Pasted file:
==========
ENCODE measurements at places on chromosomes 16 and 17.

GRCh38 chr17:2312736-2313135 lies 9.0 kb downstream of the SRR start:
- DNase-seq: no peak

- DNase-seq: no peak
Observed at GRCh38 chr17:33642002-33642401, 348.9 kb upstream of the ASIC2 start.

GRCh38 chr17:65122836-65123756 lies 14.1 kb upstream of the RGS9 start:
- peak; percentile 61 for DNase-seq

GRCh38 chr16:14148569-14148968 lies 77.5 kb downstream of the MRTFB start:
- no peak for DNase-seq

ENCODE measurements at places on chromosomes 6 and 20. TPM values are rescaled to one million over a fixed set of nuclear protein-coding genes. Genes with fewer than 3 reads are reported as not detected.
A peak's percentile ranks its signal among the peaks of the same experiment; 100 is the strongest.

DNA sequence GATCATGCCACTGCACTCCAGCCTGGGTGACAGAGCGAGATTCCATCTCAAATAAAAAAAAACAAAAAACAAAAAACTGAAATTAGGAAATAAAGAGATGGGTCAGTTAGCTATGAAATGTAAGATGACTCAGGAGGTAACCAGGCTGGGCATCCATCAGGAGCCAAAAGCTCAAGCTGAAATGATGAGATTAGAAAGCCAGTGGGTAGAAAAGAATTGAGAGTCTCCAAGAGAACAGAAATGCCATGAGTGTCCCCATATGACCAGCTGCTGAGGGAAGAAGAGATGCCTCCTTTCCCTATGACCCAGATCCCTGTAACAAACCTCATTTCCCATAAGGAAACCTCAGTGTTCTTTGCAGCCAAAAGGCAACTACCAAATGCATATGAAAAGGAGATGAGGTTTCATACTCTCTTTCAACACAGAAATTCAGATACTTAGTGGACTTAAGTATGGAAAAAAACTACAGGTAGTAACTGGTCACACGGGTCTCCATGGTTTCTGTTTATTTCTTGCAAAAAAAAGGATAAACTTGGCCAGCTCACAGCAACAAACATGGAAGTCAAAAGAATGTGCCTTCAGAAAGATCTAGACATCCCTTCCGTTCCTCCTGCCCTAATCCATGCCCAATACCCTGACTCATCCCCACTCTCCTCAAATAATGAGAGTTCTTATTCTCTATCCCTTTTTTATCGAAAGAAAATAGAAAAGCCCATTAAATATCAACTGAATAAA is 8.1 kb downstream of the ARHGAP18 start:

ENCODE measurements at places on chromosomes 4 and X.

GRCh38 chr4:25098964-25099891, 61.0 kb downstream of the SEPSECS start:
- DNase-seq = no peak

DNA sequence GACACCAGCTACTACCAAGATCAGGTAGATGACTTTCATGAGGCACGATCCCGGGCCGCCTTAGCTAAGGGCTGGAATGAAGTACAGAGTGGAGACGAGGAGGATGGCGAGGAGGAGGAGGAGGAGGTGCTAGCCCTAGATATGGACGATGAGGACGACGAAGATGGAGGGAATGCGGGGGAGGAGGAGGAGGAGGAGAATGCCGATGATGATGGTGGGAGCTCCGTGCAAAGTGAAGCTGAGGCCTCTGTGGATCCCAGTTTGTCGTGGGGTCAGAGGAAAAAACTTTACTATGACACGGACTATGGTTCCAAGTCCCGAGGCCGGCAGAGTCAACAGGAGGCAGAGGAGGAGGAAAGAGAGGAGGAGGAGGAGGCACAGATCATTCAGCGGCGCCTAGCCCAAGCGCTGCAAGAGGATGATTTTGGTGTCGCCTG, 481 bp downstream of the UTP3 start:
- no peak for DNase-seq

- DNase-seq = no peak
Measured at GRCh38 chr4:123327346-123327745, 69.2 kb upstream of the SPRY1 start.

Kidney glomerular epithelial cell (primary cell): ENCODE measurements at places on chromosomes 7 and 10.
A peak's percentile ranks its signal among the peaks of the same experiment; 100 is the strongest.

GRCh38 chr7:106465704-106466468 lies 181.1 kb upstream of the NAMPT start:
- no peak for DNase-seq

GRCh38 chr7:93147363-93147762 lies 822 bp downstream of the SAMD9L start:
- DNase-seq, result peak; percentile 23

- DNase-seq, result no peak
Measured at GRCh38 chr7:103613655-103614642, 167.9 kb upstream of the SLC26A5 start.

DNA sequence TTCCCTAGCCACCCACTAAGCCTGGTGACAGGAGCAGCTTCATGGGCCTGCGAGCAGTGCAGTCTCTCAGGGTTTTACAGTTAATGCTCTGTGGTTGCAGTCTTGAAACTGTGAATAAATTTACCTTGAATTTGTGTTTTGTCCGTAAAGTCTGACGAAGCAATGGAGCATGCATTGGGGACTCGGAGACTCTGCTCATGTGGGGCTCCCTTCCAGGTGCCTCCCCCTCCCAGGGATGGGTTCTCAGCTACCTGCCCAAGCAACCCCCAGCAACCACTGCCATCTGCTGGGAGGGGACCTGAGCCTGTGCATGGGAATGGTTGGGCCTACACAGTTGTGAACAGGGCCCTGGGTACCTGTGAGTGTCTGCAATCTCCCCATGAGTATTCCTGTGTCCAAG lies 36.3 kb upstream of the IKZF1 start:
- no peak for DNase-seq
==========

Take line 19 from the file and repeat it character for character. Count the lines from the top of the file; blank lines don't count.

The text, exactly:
Measured at GRCh38 chr4:123327346-123327745, 69.2 kb upstream of the SPRY1 start.